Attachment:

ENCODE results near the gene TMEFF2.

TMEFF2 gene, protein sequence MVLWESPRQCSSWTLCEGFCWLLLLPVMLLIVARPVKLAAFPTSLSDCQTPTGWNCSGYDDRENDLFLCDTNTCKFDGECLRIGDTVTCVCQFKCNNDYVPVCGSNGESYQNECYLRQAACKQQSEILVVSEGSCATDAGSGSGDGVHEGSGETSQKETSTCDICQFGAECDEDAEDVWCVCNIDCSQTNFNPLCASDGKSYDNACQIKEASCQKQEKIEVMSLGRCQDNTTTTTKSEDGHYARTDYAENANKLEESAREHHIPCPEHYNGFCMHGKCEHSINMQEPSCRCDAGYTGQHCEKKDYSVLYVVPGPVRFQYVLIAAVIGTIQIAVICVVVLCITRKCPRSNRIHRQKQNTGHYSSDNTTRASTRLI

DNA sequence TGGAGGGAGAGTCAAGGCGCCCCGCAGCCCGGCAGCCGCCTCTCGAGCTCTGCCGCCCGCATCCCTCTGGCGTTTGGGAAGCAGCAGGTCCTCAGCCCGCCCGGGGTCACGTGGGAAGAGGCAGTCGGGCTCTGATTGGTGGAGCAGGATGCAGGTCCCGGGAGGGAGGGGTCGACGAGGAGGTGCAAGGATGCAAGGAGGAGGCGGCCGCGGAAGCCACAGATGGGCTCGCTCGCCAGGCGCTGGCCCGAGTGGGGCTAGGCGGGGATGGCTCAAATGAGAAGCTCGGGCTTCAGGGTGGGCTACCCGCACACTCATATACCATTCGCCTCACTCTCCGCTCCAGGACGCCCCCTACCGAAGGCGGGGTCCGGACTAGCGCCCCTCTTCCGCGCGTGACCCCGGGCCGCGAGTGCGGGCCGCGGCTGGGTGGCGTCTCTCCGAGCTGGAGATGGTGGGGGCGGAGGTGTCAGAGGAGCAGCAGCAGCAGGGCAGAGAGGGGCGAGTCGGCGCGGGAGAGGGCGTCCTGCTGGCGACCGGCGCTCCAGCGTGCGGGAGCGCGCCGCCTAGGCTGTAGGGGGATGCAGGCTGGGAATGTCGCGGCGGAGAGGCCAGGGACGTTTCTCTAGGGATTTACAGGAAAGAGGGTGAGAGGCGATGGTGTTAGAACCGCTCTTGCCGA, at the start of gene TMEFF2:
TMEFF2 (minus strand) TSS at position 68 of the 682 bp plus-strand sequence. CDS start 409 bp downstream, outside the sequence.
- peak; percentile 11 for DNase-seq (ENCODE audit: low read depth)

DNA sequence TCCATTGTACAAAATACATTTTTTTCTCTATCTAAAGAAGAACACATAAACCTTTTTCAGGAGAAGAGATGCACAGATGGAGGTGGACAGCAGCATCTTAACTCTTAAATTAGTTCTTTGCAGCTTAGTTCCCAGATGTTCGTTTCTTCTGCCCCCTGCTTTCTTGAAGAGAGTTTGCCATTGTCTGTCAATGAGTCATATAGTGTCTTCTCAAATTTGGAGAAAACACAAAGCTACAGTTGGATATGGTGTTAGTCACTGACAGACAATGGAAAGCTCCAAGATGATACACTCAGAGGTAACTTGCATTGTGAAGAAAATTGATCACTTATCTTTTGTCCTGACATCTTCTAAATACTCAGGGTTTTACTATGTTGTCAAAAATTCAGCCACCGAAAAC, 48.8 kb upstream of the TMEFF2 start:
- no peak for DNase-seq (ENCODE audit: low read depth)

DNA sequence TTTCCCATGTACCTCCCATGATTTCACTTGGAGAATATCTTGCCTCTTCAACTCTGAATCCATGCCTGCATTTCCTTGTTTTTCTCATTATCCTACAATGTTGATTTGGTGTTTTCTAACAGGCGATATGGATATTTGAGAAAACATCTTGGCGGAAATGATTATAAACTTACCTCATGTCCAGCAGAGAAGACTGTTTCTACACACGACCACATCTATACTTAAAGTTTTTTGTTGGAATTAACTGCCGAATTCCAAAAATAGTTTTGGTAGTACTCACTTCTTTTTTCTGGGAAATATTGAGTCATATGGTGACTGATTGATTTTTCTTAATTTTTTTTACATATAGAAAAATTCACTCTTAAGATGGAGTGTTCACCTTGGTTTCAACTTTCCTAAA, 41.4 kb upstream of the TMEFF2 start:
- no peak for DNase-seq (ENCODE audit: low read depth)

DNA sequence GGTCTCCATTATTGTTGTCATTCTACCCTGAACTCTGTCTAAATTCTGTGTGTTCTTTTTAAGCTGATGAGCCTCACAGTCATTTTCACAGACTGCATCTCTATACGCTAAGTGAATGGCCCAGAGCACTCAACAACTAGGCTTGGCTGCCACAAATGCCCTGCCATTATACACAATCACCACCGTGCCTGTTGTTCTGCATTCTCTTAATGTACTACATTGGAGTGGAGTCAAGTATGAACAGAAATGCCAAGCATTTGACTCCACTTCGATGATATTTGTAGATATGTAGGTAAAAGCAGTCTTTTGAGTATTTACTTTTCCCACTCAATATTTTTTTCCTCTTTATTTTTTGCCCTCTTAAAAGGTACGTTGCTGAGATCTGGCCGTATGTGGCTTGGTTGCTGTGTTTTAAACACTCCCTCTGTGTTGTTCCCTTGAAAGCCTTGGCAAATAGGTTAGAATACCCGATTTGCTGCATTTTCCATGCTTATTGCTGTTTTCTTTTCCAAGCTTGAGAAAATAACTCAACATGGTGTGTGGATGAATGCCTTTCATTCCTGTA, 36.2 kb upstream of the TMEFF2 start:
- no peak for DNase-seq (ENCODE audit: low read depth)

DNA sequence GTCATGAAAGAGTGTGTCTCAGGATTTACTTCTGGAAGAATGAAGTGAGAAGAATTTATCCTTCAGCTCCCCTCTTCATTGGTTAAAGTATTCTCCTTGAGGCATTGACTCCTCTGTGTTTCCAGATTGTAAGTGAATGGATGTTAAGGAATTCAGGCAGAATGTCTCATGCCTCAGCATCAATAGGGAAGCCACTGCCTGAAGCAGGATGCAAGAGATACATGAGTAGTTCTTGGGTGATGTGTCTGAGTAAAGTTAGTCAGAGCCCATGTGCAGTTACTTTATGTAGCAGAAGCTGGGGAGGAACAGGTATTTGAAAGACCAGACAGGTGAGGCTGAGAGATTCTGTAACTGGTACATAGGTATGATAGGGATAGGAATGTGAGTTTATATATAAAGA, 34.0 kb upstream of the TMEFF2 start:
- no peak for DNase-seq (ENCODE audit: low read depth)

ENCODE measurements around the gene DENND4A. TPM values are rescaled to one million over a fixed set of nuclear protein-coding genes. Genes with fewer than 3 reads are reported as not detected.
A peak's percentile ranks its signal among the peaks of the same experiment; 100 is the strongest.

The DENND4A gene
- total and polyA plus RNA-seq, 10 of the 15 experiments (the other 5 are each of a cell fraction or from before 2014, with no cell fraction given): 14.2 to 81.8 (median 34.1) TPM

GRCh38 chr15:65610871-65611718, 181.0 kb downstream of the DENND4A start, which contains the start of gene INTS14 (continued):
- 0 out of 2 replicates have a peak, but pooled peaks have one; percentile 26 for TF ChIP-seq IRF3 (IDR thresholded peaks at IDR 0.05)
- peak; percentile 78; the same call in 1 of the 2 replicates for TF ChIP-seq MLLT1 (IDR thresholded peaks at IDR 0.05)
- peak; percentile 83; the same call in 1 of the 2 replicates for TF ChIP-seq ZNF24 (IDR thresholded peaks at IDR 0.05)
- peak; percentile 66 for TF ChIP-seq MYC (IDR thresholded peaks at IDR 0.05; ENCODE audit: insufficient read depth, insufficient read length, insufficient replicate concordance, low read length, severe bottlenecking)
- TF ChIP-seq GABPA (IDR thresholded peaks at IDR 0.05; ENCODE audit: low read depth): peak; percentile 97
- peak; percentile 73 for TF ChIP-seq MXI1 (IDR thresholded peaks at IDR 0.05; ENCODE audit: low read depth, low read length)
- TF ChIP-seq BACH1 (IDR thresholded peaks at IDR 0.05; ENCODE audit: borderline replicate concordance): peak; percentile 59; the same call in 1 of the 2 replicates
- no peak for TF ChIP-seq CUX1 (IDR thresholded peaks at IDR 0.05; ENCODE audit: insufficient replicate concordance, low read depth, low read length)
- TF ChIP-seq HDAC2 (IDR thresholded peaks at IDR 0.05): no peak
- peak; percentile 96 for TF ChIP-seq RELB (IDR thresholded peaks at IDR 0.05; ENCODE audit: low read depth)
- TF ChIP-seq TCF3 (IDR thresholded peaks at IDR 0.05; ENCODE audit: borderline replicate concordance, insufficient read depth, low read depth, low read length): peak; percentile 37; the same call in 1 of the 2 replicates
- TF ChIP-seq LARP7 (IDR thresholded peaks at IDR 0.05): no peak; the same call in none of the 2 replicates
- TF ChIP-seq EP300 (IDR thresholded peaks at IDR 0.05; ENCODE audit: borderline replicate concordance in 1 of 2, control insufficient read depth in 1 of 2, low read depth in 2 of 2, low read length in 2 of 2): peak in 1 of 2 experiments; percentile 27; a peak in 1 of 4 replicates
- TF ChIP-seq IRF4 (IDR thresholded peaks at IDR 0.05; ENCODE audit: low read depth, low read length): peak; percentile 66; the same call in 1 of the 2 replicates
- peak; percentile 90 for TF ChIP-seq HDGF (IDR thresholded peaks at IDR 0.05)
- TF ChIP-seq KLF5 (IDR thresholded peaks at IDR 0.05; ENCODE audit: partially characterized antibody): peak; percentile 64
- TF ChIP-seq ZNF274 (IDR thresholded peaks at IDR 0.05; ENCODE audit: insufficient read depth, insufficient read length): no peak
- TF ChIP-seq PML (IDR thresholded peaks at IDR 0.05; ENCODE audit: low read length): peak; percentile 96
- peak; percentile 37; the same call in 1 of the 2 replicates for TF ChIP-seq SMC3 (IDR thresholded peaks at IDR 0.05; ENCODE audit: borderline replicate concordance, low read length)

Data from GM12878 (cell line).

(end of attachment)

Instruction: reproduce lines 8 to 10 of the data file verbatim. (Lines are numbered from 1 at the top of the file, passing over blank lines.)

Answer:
DNA sequence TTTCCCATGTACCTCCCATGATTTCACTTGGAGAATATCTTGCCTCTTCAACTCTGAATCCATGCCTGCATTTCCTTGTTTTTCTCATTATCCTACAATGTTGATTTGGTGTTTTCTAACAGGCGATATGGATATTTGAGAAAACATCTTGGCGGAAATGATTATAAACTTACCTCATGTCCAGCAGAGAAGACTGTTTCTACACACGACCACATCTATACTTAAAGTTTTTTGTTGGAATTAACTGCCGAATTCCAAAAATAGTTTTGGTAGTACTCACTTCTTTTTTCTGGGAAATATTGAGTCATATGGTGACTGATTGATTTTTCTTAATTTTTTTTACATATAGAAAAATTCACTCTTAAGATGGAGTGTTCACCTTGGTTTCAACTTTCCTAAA, 41.4 kb upstream of the TMEFF2 start:
- no peak for DNase-seq (ENCODE audit: low read depth)

DNA sequence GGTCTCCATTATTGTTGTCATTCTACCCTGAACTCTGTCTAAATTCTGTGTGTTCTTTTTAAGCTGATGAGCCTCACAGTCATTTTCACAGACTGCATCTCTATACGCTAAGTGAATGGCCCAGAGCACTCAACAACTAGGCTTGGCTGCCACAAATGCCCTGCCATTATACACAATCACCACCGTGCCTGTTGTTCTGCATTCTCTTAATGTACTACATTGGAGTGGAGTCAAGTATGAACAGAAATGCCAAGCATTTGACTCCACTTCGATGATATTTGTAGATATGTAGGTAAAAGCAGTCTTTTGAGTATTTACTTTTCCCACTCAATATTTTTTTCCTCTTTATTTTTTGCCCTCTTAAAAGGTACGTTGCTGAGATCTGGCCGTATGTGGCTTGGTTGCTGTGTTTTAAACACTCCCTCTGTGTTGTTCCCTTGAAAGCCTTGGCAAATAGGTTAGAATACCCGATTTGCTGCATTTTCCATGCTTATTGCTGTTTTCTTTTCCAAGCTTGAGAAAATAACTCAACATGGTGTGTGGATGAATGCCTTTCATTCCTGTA, 36.2 kb upstream of the TMEFF2 start: